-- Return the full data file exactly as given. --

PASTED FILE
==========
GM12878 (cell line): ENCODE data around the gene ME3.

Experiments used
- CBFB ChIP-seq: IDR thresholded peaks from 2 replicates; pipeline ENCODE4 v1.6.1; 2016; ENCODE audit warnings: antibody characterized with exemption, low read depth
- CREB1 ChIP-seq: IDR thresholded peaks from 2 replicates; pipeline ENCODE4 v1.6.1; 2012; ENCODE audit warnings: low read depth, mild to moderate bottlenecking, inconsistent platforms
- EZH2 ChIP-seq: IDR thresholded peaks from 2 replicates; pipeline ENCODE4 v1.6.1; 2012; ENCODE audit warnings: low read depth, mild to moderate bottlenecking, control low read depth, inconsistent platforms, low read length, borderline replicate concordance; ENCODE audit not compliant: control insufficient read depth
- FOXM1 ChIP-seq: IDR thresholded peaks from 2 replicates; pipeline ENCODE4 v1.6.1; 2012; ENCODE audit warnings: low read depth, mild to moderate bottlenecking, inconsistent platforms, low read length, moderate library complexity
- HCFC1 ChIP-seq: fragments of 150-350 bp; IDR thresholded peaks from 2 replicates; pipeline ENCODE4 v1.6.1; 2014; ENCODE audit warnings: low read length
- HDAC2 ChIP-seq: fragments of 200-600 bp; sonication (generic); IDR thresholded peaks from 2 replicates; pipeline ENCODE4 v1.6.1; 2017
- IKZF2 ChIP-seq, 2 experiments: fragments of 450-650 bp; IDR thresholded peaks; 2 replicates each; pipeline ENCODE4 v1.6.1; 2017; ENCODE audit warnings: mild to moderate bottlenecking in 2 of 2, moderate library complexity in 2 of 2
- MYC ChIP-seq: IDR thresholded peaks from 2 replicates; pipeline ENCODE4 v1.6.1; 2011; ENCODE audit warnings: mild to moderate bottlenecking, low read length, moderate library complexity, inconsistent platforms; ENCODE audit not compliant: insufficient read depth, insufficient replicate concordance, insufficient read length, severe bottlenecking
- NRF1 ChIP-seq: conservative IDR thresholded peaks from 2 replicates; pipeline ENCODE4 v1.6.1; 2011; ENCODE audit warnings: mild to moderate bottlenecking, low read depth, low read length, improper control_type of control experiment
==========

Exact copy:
GM12878 (cell line): ENCODE data around the gene ME3.

Experiments used
- CBFB ChIP-seq: IDR thresholded peaks from 2 replicates; pipeline ENCODE4 v1.6.1; 2016; ENCODE audit warnings: antibody characterized with exemption, low read depth
- CREB1 ChIP-seq: IDR thresholded peaks from 2 replicates; pipeline ENCODE4 v1.6.1; 2012; ENCODE audit warnings: low read depth, mild to moderate bottlenecking, inconsistent platforms
- EZH2 ChIP-seq: IDR thresholded peaks from 2 replicates; pipeline ENCODE4 v1.6.1; 2012; ENCODE audit warnings: low read depth, mild to moderate bottlenecking, control low read depth, inconsistent platforms, low read length, borderline replicate concordance; ENCODE audit not compliant: control insufficient read depth
- FOXM1 ChIP-seq: IDR thresholded peaks from 2 replicates; pipeline ENCODE4 v1.6.1; 2012; ENCODE audit warnings: low read depth, mild to moderate bottlenecking, inconsistent platforms, low read length, moderate library complexity
- HCFC1 ChIP-seq: fragments of 150-350 bp; IDR thresholded peaks from 2 replicates; pipeline ENCODE4 v1.6.1; 2014; ENCODE audit warnings: low read length
- HDAC2 ChIP-seq: fragments of 200-600 bp; sonication (generic); IDR thresholded peaks from 2 replicates; pipeline ENCODE4 v1.6.1; 2017
- IKZF2 ChIP-seq, 2 experiments: fragments of 450-650 bp; IDR thresholded peaks; 2 replicates each; pipeline ENCODE4 v1.6.1; 2017; ENCODE audit warnings: mild to moderate bottlenecking in 2 of 2, moderate library complexity in 2 of 2
- MYC ChIP-seq: IDR thresholded peaks from 2 replicates; pipeline ENCODE4 v1.6.1; 2011; ENCODE audit warnings: mild to moderate bottlenecking, low read length, moderate library complexity, inconsistent platforms; ENCODE audit not compliant: insufficient read depth, insufficient replicate concordance, insufficient read length, severe bottlenecking
- NRF1 ChIP-seq: conservative IDR thresholded peaks from 2 replicates; pipeline ENCODE4 v1.6.1; 2011; ENCODE audit warnings: mild to moderate bottlenecking, low read depth, low read length, improper control_type of control experiment